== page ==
6.3 Leading journals

One benefit of bibliometric analysis is that it can show prospective researchers where papers on the topic are published and which journals publishing papers in the field have the most impact. Accordingly, we have listed the leading journals for PO fit research in terms of the number of papers published (Table 2) and Scopus citations per article (Table 3). We sorted the database of 887 articles by ‘Source Title’ and counted the number of articles published in each journal, the number of citations recorded in Scopus, and then divided one by the other to calculate the citations per article. We then placed the various journals in the order of the number of articles published in each journal (Table 2) and the highest number of citations per article (Table 3). These tables show where PO fit research is typically published (Table 2) and where the most impactful PO fit research is published (Table 3).

Table 2 Top journals for PO fit research by number of articles published
Table 3 Top journals for PO fit research by citations per article

Table 2 shows that there are a broad range of journals regularly publishing journal articles on PO fit. Reinforcing the notion that PO fit is now a mainstream subject, these include applied psychology journals, human resource management journals, business ethics journals, and some public administration journals. Table 3 highlights the citation-gathering impact of review and theory type papers that are published early in the genesis of the domain in top-ranked journals.

6.4 Author analysis

Bibliometric analysis allows researcher networks to be mapped (Nakagawa et al. 2018). This type of analysis has the benefit of revealing the cross-fertilization of ideas and perspectives and the inclusiveness of the scholarly community. It was therefore something of a surprise, and somewhat ironic given the nature of the topic, to discover that researchers in this scholarly community are largely separated from each other in terms of the co-authorship of journal papers. There are several established groups of scholars, such as Tim Judge and Dan Cable, but even setting the thresholds as low as the software permits surfaces very few co-authoring links between clusters of authors (see Fig. 3).

Fig. 3
figure 3

The limited connectedness of co-author networks in the PO fit research universe

6.5 Citation analysis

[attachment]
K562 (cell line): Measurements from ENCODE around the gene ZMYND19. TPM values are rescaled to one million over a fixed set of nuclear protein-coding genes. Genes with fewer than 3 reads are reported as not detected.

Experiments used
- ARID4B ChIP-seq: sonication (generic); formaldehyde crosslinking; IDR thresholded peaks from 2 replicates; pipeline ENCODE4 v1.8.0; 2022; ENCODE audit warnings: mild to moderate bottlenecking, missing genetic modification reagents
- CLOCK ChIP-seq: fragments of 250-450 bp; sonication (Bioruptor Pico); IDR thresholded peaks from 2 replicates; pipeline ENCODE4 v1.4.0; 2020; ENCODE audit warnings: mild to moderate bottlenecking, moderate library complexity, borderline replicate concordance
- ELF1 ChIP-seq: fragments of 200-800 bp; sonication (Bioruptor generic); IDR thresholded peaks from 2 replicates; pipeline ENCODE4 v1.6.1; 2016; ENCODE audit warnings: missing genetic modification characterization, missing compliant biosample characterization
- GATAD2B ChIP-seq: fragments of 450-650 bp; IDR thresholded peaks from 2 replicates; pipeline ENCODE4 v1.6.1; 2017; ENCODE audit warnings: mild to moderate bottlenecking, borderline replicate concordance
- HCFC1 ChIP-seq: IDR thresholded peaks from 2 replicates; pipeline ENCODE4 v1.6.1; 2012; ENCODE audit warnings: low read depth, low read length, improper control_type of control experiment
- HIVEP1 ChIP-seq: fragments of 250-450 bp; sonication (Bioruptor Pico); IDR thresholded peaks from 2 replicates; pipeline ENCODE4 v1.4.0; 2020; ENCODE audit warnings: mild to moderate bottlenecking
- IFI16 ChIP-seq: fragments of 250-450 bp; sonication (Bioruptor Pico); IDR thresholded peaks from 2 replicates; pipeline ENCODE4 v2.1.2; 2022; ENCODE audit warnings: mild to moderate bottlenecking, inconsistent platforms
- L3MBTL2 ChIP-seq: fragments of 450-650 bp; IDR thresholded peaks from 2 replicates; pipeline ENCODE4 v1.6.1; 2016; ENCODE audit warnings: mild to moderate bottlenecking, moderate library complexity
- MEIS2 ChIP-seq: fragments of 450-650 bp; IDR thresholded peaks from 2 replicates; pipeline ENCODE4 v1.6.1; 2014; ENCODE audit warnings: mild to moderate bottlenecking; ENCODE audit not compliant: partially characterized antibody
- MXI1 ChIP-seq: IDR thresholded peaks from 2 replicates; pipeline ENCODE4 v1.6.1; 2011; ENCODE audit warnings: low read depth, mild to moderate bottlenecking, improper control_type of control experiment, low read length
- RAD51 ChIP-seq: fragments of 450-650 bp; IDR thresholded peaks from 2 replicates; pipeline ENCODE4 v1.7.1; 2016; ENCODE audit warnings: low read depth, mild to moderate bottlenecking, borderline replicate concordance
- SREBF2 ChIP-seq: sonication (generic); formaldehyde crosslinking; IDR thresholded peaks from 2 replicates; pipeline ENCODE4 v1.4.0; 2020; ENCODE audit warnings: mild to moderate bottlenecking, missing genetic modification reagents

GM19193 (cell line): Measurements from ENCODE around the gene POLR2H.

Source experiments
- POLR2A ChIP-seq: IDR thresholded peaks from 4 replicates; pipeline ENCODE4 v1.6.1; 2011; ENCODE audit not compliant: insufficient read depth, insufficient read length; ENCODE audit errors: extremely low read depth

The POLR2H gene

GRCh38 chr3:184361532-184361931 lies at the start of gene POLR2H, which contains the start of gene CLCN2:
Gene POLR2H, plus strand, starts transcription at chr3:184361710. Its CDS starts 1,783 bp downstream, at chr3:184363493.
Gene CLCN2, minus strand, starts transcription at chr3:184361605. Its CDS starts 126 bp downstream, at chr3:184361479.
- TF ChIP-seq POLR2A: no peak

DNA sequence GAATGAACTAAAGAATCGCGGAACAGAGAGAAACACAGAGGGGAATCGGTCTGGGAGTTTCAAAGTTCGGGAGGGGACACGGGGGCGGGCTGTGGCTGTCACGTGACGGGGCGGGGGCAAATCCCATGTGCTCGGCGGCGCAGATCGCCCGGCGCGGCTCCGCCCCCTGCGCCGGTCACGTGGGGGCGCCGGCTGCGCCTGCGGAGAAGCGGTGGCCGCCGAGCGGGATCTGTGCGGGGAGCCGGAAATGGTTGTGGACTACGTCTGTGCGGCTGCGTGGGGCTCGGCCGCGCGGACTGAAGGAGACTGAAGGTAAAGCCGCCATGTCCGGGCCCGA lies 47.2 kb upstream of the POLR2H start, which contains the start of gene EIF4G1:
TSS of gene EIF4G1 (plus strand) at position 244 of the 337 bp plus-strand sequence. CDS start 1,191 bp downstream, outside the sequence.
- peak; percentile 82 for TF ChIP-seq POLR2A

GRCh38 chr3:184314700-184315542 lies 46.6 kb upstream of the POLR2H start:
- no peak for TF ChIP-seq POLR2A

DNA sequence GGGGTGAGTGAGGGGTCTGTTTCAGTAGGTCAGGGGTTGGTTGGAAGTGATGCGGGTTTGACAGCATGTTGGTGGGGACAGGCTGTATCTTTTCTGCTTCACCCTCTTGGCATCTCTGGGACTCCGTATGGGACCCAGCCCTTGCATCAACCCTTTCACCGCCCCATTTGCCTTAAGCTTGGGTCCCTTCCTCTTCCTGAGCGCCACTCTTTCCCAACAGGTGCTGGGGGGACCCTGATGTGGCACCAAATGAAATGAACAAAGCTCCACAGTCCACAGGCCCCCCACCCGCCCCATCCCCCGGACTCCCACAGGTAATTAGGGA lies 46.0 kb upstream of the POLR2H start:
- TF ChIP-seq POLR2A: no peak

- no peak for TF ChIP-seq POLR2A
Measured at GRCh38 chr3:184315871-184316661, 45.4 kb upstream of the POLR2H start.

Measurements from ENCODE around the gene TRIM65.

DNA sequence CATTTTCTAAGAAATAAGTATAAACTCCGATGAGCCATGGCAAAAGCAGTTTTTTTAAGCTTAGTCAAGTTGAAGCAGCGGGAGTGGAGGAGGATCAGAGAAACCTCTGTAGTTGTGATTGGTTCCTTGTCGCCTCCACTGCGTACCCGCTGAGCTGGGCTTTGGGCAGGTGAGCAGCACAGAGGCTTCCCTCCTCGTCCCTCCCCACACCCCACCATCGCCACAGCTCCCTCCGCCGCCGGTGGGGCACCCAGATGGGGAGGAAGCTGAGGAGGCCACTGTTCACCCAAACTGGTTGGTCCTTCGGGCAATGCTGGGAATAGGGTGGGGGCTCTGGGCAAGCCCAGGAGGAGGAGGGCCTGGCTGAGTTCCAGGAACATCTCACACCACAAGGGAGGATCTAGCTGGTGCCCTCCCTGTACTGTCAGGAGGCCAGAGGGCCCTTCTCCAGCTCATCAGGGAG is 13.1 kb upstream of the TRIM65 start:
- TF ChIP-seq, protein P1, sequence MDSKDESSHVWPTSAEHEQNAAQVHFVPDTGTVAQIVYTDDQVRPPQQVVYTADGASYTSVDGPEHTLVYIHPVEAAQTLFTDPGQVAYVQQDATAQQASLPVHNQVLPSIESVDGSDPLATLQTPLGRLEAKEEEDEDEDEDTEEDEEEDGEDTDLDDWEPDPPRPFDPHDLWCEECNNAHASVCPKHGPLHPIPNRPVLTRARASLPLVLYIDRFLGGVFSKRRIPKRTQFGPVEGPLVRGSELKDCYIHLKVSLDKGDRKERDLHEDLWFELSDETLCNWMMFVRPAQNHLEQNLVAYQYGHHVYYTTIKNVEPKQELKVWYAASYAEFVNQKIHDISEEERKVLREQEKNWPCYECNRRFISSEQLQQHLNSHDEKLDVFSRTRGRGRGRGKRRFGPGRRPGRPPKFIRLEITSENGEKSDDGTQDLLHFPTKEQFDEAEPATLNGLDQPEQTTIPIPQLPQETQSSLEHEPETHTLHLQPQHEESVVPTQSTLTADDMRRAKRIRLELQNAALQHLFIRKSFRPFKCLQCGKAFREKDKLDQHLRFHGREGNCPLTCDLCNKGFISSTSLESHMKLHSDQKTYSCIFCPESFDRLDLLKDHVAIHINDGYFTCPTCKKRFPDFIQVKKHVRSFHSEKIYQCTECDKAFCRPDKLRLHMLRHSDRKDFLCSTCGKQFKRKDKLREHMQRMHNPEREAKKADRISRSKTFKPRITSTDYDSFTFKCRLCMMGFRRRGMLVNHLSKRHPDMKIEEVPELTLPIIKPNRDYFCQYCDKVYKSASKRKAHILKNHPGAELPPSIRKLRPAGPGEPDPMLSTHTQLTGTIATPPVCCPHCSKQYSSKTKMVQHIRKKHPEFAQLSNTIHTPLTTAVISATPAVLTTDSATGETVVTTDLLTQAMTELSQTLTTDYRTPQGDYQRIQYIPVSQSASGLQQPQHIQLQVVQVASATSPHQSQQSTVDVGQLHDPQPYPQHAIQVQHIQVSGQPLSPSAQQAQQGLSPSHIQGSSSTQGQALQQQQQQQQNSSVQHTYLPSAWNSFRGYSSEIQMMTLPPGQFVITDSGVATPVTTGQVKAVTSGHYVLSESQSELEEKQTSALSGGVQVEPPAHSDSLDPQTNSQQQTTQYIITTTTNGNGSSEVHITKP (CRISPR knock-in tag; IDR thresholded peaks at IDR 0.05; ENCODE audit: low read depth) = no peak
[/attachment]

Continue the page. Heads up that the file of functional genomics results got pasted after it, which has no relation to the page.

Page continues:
Surfacing a list of the most cited journal articles in the field provides guidance to prospective scholars wanting to conduct PO fit research on the key texts that reviewers will expect them to know. Being the most cited, they are likely to be relatively old and prospective PO fit scholars need to ensure they develop a similar understanding of contemporary issues, but nevertheless, such a list provides an excellent starting point. To double-check for completeness, we also ran the search in Google Scholar. It revealed five papers that have received more than 1000 Google Scholar citations that would have made their way onto our list had Scopus surfaced them. They are Chatman (1989; 3567 Google Scholar citations), Chatman (1991; 3569 Google Scholar citations), O’Reilly et al. (1991; 6743 Google Scholar citations), Schneider (1987; 2579 Scopus citations/6443 Google Scholar citations), and Schneider et al. (1995; 760 Scopus citations/1979 Google Scholar citations). The first three are not listed in Scopus, possibly because the PDFs on journal websites are in an unreadable form. The latter two did not surface as they use the language of Attraction-Selection-Attrition, or ASA, instead of PO fit.

A list of the most highly cited articles in PO fit research matching our criteria in Scopus can be found in Table 4. The top two articles, which have each attracted over 2,200 citations on Scopus (Google Scholar citations: Kristof (1996), 6187; Kristof et al. (2005), 5526), offer comprehensive reviews of the field. The rest of the top ten contain two systematic reviews of various aspects of PO fit (i.e., Chapman et al. 2005; Verquer et al. 2003) and all bar one of the remaining ones focus on PO fit in the context of recruitment and selection, which was a primary driver in the early years of PO fit research. The exception is a paper exploring how PO fit influences organizational citizenship behaviour in a personal selling context (i.e., Netemeyer et al. 1997). In summary, the ten most cited papers that include PO fit in the title, abstract, or keywords have PO fit as their primary focus. This implies that PO fit is a major area of research in its own right and not ancillary to other topics.

Table 4 Most cited publications on PO fit in Scopus (Papers without a rank were added during completeness checks for highly cited PO fit papers on Google Scholar.)

6.6 Keyword co-occurrence